signal handler and 'reaping' - it is not clear.

This is the one situation where this construct is frequently used. It
can happen that several children die before the parent can react to the
signal - in this case the reaper function will be called only once, but
it must wait for several children. This isn't obvious, so the docs
mention it.

However, in your case you *know* you started several children and you
*want* to wait for all of them, so it's obvious that you need a loop. This
hasn't anything to do with perl, it's just a requirement of your
problem.


So, once again many thanks for the help. I would like to know, Peter,
are you in a position to amend the documentation? Also, the perlfaq8
does come closer to explaining, but it is simply not clear how the
fork process will emulate the Unix background operator (&). So how can
we make this better? How's about this:

fork doesn't "emulate &". fork is one of the functions used by the shell
to execute commands. Basically, the shell does this in a loop:

display the prompt
read the next command
fork
in the child:
execute the command, then exit
in the parent:
if the command did NOT end with &:
wait for the child to terminate

So the Shell always forks before executing commands and it always
executes them in a child process. But normally it waits for the child
process to terminate before displaying the next prompt. If you add the
"&" at the end of the line, it doesn't wait but displays the next prompt
immediately.

(ok, that's a bit too simplistic, but I don't want to go into the arcana
of shell internals here - that would be quite off-topic).



In the perlipc, under background tasks. make the statement - "the call
system("cmd &") will run the cmd in the background, but will spawn a
shell to execute the command, dispatch the command, terminate the
shell and return to the calling program. The calling program will lose
the ability to wait for the process as is customary with the shell
script command 'wait'. In order to both execute one or more programs
in the background and have the calling program wait for the executions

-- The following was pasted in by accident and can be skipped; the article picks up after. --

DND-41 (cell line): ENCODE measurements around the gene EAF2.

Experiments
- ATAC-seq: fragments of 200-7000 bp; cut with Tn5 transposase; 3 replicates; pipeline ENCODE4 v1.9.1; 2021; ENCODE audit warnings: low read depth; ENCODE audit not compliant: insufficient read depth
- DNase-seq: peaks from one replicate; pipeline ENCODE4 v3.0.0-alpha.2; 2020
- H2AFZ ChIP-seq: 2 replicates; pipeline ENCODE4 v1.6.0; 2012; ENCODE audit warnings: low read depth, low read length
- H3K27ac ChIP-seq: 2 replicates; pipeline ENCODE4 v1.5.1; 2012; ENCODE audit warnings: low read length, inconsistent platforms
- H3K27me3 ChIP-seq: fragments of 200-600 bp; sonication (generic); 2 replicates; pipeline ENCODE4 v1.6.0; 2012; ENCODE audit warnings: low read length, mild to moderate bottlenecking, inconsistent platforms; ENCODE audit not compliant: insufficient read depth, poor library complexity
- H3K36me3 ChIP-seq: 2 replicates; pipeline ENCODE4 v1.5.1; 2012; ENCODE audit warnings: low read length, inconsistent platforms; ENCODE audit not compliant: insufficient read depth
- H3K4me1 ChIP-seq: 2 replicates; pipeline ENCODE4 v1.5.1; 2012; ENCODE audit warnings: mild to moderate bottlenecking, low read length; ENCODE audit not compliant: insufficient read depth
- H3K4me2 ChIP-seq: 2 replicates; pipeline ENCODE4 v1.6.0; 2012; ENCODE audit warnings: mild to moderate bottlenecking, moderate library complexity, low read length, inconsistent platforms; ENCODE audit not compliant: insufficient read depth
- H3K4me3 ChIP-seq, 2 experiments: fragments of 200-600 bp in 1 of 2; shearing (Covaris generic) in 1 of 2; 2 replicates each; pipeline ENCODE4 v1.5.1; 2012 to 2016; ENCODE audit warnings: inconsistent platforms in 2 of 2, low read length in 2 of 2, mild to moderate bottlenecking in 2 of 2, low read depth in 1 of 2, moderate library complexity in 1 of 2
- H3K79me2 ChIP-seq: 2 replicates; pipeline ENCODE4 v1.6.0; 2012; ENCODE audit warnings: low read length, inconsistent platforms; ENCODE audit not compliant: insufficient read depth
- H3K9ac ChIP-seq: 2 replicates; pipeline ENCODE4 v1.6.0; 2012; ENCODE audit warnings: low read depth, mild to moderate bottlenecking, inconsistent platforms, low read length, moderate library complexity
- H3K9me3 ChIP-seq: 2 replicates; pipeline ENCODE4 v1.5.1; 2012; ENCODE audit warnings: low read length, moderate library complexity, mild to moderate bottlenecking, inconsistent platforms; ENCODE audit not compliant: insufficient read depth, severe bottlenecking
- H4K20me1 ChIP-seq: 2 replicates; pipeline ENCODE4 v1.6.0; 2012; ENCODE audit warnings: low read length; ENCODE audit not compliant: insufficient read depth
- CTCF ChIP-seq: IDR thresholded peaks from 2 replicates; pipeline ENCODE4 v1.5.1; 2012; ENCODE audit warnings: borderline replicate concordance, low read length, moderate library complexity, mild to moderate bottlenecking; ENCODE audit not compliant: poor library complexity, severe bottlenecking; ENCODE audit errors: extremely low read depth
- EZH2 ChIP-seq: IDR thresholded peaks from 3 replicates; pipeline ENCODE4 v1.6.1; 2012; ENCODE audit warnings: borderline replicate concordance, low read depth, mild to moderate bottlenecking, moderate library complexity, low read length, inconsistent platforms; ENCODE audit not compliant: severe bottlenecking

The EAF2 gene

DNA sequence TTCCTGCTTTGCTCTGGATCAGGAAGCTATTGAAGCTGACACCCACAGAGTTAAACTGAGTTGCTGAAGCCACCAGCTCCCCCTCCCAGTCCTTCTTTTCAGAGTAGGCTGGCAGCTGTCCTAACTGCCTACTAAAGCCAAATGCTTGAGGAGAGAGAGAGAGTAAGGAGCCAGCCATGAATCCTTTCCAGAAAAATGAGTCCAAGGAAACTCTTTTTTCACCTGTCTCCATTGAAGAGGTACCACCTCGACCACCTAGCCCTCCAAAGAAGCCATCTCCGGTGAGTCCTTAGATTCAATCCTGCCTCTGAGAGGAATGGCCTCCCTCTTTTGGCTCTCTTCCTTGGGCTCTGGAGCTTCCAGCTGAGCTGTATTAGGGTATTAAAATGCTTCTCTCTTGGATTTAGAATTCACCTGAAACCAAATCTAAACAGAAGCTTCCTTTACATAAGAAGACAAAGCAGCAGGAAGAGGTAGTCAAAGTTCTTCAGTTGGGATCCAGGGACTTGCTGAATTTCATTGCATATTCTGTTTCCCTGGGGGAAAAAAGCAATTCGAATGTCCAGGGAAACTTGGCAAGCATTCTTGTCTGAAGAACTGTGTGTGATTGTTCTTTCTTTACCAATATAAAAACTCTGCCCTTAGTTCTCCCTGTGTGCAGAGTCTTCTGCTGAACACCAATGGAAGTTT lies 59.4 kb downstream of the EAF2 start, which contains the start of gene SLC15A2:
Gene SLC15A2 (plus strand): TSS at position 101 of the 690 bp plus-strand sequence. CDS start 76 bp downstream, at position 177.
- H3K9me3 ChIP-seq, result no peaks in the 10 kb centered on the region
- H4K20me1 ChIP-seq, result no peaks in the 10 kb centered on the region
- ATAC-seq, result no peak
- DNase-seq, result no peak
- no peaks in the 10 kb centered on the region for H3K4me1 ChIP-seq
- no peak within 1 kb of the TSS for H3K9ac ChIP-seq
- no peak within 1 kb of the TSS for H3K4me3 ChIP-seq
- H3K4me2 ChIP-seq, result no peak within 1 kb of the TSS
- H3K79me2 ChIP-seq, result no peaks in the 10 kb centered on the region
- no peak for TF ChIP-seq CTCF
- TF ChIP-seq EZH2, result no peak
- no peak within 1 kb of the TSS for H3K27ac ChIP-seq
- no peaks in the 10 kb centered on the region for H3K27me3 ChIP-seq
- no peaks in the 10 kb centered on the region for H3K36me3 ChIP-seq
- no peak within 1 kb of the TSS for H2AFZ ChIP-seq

to complete it will be necessary to use the fork() function."

I think that would confuse just about anybody who doesn't have exactly
your problem for exactly the same reason you were confused by the
"double fork". It's very specific and should be clear to anyone who
knows what system does and what a unix shell does when you use "&" - I
suspect that sentence about the double fork was added after a discussion
like this one. But I agree that fork should definitely be mentioned here.
system("cmd &") almost never what you would want to do.


Then in the fork section. Show a simple example like the ones we have
been working with AND show a simple approach to using the wait
function.
Furthermore - add sample code to the wait() and fork()
functions that are simple and realistic,

fork and wait are very simple building blocks which can be combined in a
lot of different ways. Any sample code here can cover only basic
constructs like

my $pid = fork();
if (!defined $pid) {
die "fork failed: $!";
} elsif ($pid == 0) {
# child does something here
# ...
exit;
} else {
# parent does something here
# ...
# and then waits for child:
waitpid($pid, 0);
}

More complex examples should go into perlipc (which needs serious
cleanup, IMHO).

unlike the code same in the waitpid() function.

That code is simple and realistic.


In closing, it is perhaps non-intuitive to me that a fork process
should have the child section actually executing the code,

If you don't want the child process to do anything, why would you create
it in the first place?

but I ask you how one can intuit that from the sample in the camel
book and the samples in the http://perldoc.perl.org/. To really drive
the point home, Xho's code:

fork or exec("cp $_ $_.old") ;
do {$x=wait;} until $x==-1 ;

Is STILL not intuitive that the child is executing the code!

True. This code isn't meant to be intuitive. It's meant to be short.
I wouldn't write that in production code, much less in an answer to a
newbie question.

hp

.